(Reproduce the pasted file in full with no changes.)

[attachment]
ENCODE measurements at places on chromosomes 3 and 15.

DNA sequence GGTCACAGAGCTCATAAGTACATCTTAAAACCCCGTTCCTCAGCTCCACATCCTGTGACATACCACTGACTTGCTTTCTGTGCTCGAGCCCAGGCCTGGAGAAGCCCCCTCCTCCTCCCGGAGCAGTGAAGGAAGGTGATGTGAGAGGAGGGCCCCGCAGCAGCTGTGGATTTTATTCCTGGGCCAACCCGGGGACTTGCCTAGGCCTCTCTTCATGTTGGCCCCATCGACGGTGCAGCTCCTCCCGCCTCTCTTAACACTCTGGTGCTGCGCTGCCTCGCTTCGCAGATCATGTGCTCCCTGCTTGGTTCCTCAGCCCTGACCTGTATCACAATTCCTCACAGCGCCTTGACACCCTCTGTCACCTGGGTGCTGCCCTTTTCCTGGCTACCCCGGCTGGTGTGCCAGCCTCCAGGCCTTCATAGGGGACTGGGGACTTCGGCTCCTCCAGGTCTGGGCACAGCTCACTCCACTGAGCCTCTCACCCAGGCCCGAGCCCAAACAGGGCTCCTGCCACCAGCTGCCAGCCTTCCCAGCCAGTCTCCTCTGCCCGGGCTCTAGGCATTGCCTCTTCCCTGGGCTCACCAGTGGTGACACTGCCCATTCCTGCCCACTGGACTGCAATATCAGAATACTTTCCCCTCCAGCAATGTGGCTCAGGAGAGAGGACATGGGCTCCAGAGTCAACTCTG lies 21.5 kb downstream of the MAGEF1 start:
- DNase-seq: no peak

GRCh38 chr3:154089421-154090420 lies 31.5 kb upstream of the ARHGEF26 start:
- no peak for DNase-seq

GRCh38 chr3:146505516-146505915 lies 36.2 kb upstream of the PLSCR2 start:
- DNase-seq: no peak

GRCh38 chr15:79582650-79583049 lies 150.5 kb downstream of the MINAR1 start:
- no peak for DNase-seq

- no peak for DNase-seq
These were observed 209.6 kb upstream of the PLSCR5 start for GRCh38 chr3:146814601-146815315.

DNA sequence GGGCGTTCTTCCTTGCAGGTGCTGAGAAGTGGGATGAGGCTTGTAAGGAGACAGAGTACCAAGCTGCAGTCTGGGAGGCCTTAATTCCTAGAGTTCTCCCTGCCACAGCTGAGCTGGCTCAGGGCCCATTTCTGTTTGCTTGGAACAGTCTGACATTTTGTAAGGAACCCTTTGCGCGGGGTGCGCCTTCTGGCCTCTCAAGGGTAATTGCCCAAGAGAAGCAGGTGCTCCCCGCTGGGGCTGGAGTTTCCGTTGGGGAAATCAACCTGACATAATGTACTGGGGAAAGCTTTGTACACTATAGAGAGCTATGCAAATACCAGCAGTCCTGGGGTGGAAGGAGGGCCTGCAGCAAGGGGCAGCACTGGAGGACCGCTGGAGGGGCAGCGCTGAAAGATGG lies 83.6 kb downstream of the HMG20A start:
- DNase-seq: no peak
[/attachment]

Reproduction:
ENCODE measurements at places on chromosomes 3 and 15.

DNA sequence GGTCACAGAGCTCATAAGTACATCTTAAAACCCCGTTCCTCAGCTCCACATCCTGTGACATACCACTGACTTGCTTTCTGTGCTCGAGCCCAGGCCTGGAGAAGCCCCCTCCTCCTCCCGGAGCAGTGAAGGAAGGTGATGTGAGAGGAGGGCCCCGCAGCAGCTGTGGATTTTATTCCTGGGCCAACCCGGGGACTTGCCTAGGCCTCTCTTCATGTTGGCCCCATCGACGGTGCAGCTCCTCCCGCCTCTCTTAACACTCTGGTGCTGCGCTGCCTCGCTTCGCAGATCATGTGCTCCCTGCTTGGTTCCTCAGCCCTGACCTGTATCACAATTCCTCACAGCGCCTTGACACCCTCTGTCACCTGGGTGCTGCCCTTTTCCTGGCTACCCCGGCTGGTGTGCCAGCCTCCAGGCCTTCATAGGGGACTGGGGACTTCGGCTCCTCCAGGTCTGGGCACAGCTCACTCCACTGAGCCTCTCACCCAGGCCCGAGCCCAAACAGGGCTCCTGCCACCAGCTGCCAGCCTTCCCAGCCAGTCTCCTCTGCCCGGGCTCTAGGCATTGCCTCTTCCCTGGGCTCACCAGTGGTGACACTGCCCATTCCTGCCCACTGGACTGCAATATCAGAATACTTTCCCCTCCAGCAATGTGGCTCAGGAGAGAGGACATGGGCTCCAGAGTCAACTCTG lies 21.5 kb downstream of the MAGEF1 start:
- DNase-seq: no peak

GRCh38 chr3:154089421-154090420 lies 31.5 kb upstream of the ARHGEF26 start:
- no peak for DNase-seq

GRCh38 chr3:146505516-146505915 lies 36.2 kb upstream of the PLSCR2 start:
- DNase-seq: no peak

GRCh38 chr15:79582650-79583049 lies 150.5 kb downstream of the MINAR1 start:
- no peak for DNase-seq

- no peak for DNase-seq
These were observed 209.6 kb upstream of the PLSCR5 start for GRCh38 chr3:146814601-146815315.

DNA sequence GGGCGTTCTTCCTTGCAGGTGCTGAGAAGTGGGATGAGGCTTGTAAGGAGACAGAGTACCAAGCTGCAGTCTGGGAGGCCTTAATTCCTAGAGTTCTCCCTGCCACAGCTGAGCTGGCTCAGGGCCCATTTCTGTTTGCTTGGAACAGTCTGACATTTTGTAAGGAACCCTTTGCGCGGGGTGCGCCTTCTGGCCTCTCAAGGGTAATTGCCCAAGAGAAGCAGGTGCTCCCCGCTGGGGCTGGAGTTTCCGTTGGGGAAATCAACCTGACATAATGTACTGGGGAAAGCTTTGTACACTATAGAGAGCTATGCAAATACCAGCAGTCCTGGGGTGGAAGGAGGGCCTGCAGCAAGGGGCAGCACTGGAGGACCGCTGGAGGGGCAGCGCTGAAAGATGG lies 83.6 kb downstream of the HMG20A start:
- DNase-seq: no peak